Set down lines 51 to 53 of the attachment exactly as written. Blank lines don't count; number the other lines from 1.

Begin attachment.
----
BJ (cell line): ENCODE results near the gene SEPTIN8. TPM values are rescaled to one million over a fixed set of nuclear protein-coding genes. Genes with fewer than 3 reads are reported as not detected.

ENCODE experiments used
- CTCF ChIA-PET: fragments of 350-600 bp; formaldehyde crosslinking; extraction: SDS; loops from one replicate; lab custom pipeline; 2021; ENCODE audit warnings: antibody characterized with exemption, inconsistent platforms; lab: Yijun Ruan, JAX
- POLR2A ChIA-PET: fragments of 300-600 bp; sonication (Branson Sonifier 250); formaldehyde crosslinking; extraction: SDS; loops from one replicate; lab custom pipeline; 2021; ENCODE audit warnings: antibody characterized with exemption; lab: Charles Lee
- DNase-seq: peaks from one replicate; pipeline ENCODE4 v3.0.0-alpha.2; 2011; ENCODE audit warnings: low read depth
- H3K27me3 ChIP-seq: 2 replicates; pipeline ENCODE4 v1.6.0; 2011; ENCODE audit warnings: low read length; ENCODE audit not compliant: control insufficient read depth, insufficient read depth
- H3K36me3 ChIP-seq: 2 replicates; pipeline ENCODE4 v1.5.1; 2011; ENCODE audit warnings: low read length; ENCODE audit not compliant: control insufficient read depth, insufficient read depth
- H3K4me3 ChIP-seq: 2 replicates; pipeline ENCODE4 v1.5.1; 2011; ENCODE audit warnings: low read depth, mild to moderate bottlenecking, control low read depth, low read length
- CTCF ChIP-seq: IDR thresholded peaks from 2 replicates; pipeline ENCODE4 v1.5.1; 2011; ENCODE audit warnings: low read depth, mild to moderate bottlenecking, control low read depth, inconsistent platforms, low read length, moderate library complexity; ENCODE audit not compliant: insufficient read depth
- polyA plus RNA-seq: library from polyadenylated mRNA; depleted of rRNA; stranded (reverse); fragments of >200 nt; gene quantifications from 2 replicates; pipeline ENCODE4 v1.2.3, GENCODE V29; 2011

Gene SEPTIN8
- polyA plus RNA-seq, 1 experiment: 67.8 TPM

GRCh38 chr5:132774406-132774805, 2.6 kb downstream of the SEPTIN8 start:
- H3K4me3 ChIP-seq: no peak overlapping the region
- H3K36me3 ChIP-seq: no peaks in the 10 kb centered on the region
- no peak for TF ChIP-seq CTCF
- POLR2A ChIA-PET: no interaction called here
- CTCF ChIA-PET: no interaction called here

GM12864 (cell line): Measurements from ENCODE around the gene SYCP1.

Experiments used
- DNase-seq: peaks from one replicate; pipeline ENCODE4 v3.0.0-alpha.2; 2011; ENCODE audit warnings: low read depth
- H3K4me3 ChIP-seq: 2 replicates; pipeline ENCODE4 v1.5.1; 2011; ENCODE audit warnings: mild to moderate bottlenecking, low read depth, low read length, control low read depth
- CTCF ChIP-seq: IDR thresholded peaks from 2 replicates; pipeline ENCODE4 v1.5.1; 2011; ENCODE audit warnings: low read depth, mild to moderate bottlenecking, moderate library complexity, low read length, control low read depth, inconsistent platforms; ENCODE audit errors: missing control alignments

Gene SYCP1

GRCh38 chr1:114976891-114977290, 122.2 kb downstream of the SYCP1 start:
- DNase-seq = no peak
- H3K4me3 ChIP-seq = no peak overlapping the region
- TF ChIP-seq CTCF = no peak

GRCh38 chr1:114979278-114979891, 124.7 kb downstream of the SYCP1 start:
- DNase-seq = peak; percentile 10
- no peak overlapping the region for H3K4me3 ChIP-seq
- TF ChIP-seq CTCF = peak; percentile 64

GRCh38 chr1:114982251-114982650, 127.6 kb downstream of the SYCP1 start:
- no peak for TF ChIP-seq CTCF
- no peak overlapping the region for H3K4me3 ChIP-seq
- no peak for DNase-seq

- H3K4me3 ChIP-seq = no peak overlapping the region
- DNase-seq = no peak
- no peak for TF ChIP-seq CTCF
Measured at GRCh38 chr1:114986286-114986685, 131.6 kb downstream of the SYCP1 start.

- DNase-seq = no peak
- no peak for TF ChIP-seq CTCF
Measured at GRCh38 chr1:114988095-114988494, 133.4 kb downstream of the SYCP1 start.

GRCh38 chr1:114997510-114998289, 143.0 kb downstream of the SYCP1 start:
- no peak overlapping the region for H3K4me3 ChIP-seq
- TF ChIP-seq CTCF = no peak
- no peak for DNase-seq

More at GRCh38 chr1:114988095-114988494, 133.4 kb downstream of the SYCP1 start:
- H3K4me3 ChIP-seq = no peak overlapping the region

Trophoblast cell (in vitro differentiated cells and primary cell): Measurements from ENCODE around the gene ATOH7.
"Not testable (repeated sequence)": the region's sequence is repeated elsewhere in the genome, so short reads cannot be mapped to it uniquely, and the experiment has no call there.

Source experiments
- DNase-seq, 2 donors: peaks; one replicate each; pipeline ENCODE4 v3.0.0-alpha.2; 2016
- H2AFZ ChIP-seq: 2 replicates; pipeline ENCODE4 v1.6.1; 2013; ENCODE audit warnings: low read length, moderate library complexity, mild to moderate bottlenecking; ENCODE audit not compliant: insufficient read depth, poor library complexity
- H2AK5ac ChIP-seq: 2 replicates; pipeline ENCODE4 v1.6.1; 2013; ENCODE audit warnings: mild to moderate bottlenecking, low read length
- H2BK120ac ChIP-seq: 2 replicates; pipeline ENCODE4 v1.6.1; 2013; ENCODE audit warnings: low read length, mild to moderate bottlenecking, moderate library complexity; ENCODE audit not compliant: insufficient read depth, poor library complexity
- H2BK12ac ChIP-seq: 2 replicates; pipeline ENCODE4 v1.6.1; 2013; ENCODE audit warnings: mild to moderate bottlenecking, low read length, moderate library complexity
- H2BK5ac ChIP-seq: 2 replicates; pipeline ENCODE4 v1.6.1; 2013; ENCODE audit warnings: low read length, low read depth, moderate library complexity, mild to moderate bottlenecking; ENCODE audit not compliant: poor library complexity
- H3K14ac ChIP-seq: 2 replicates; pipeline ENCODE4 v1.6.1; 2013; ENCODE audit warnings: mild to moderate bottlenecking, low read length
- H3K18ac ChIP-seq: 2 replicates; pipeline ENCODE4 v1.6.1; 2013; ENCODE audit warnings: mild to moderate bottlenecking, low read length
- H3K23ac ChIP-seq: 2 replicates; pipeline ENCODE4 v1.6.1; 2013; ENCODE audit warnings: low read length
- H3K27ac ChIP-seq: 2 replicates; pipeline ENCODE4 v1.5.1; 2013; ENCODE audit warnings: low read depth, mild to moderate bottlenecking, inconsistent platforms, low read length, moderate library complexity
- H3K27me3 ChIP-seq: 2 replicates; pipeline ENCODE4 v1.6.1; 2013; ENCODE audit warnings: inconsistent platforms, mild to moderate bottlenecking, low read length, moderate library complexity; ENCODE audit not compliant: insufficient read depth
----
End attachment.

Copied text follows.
"Not testable (repeated sequence)": the region's sequence is repeated elsewhere in the genome, so short reads cannot be mapped to it uniquely, and the experiment has no call there.

Source experiments
- DNase-seq, 2 donors: peaks; one replicate each; pipeline ENCODE4 v3.0.0-alpha.2; 2016